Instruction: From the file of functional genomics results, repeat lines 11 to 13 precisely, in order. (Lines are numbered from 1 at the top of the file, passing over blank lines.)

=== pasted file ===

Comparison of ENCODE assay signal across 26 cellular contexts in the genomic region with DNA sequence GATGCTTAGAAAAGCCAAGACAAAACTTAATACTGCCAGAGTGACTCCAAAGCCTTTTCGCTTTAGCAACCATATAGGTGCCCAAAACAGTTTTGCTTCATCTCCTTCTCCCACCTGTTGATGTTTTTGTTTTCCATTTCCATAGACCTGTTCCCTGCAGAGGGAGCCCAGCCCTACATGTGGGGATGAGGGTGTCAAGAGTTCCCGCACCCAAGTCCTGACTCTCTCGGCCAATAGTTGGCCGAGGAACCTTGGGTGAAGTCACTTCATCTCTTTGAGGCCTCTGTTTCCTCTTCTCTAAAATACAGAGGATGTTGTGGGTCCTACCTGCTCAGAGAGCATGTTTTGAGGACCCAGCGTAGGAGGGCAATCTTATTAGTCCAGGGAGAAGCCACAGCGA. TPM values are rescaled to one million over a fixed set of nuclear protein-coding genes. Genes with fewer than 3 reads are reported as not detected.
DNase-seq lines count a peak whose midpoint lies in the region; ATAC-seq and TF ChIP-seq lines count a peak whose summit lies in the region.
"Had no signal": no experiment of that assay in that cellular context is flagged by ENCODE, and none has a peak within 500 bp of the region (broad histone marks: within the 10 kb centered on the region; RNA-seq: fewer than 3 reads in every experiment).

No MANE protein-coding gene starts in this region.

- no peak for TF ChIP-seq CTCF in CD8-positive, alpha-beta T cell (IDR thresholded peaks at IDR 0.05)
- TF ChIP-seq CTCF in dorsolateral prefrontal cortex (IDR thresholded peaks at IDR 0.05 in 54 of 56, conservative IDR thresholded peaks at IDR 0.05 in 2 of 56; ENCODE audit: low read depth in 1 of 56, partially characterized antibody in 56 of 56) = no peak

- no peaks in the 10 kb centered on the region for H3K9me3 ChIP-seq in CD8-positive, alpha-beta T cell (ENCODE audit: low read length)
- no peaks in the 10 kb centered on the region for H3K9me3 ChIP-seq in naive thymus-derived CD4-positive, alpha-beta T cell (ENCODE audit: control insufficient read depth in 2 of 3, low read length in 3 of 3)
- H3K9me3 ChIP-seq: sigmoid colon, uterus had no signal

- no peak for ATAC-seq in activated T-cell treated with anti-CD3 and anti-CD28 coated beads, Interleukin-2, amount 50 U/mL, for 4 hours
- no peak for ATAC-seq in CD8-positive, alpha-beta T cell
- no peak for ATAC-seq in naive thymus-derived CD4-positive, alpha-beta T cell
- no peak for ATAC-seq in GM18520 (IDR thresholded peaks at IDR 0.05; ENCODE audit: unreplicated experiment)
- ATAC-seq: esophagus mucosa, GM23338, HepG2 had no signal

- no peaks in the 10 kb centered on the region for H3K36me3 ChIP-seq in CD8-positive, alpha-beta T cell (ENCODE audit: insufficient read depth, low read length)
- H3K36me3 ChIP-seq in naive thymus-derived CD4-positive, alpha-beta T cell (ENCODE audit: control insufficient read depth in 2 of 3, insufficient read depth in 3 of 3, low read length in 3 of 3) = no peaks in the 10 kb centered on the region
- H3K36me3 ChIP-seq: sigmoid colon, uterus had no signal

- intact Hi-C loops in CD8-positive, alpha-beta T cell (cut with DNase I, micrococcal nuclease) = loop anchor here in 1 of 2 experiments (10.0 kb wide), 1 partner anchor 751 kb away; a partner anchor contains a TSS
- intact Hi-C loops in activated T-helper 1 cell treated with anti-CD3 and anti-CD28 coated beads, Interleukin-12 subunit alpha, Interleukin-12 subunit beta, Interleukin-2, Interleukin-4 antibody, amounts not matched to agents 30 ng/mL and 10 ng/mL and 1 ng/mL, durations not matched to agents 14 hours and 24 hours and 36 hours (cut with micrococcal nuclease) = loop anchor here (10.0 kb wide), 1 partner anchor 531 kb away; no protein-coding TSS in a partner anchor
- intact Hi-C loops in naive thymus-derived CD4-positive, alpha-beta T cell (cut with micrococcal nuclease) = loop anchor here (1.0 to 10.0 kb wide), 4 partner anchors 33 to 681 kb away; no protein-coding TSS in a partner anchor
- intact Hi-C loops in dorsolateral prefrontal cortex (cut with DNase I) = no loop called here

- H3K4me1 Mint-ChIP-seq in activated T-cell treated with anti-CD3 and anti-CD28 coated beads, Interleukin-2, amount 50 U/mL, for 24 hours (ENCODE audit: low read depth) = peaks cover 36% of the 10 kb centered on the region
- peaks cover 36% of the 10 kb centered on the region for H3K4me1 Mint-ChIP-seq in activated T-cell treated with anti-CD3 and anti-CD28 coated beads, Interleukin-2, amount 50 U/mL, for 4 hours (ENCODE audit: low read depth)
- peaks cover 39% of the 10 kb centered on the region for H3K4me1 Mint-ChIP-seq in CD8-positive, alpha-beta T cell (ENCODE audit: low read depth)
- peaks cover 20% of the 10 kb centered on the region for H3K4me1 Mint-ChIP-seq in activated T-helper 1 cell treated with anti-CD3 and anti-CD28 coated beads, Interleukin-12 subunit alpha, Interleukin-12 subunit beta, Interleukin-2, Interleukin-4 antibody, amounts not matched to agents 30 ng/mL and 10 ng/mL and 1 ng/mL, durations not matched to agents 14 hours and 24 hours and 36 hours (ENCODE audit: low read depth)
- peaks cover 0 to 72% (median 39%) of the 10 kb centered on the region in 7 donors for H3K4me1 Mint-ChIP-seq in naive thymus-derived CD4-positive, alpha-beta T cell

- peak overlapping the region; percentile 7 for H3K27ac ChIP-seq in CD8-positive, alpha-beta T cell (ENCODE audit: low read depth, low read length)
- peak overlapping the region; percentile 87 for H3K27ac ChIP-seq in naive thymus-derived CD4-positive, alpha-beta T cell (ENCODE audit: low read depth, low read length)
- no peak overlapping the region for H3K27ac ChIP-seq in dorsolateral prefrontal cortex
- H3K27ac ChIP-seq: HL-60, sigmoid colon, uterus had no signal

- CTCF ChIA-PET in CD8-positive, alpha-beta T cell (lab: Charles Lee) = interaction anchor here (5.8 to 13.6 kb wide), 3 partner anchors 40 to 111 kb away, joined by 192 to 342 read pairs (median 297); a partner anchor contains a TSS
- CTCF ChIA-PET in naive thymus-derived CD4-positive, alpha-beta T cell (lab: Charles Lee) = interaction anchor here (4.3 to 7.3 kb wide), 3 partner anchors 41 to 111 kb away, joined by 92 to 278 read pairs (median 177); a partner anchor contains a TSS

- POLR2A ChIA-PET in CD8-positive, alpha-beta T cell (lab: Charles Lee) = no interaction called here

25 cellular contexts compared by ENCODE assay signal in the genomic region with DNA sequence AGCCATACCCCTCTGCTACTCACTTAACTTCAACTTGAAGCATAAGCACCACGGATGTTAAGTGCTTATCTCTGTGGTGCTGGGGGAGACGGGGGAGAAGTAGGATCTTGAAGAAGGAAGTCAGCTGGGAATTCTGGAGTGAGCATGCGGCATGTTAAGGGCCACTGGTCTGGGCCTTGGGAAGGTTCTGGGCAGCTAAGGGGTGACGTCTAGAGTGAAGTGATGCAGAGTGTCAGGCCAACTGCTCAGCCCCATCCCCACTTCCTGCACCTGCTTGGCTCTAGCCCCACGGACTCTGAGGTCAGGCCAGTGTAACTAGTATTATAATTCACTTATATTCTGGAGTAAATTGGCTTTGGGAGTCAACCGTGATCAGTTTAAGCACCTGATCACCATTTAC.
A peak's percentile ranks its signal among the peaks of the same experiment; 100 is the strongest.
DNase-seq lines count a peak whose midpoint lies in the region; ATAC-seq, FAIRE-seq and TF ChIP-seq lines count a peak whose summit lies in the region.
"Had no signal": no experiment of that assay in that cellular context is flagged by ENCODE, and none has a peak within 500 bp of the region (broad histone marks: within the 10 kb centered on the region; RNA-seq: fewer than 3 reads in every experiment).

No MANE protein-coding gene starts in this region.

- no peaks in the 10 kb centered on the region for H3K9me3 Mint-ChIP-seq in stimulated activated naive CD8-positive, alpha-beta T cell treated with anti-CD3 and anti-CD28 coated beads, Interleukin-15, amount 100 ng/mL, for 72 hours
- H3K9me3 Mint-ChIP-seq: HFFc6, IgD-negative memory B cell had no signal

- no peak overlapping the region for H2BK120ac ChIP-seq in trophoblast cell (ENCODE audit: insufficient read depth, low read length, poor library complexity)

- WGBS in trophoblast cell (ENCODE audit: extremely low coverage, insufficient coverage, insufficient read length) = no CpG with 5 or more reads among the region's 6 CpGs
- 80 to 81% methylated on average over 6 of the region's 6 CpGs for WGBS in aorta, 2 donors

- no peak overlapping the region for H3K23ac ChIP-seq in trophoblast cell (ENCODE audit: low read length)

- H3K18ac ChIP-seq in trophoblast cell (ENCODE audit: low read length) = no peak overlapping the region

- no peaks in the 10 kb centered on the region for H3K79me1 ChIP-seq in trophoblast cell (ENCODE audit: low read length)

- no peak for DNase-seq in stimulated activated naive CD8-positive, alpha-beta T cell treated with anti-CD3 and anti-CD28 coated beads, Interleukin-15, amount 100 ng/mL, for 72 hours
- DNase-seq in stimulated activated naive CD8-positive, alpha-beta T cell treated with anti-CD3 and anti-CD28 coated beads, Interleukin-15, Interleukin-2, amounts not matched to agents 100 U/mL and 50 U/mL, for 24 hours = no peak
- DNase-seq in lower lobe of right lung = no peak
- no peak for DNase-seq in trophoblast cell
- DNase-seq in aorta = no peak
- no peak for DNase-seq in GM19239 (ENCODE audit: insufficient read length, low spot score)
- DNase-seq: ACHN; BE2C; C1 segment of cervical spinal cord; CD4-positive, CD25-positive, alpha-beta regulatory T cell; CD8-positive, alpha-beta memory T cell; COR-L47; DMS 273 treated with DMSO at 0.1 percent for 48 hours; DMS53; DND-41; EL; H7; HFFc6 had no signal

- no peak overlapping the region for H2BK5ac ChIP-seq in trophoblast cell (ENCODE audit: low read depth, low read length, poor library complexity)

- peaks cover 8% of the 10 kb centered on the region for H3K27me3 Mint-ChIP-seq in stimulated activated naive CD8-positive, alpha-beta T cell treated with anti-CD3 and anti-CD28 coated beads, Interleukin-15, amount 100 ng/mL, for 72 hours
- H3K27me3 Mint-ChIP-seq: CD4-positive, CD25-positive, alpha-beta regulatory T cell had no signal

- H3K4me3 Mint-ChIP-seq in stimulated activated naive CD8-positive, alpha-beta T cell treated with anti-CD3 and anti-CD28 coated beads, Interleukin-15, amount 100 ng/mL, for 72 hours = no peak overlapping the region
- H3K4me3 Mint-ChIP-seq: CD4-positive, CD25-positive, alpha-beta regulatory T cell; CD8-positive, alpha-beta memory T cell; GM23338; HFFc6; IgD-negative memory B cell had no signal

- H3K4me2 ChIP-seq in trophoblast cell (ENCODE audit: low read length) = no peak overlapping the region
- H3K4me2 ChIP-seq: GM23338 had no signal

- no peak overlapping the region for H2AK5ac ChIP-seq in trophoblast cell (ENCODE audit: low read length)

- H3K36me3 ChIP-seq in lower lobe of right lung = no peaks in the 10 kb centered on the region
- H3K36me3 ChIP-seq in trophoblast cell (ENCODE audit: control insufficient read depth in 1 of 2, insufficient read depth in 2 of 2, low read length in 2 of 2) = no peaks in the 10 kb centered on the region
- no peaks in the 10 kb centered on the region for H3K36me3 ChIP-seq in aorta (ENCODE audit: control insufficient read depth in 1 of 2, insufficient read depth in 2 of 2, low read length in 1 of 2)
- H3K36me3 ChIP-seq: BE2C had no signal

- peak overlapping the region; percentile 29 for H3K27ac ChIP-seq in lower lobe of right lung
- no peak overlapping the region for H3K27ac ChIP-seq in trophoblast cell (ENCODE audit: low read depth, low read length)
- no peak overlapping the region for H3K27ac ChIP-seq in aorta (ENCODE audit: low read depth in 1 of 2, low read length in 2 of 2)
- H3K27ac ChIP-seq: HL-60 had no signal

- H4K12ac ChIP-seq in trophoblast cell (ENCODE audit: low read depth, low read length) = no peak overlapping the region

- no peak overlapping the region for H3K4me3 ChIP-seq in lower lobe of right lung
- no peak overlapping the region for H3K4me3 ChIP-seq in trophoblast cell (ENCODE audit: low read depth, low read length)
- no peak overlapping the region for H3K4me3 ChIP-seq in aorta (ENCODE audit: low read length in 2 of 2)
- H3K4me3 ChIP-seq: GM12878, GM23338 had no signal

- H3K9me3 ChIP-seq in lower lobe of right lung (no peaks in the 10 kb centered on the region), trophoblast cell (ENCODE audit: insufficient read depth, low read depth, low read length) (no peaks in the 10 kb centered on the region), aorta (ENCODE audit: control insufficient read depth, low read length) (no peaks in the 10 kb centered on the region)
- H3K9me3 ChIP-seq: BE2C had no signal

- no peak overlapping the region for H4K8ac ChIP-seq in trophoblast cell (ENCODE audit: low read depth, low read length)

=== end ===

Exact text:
- no peak for ATAC-seq in CD8-positive, alpha-beta T cell
- no peak for ATAC-seq in naive thymus-derived CD4-positive, alpha-beta T cell
- no peak for ATAC-seq in GM18520 (IDR thresholded peaks at IDR 0.05; ENCODE audit: unreplicated experiment)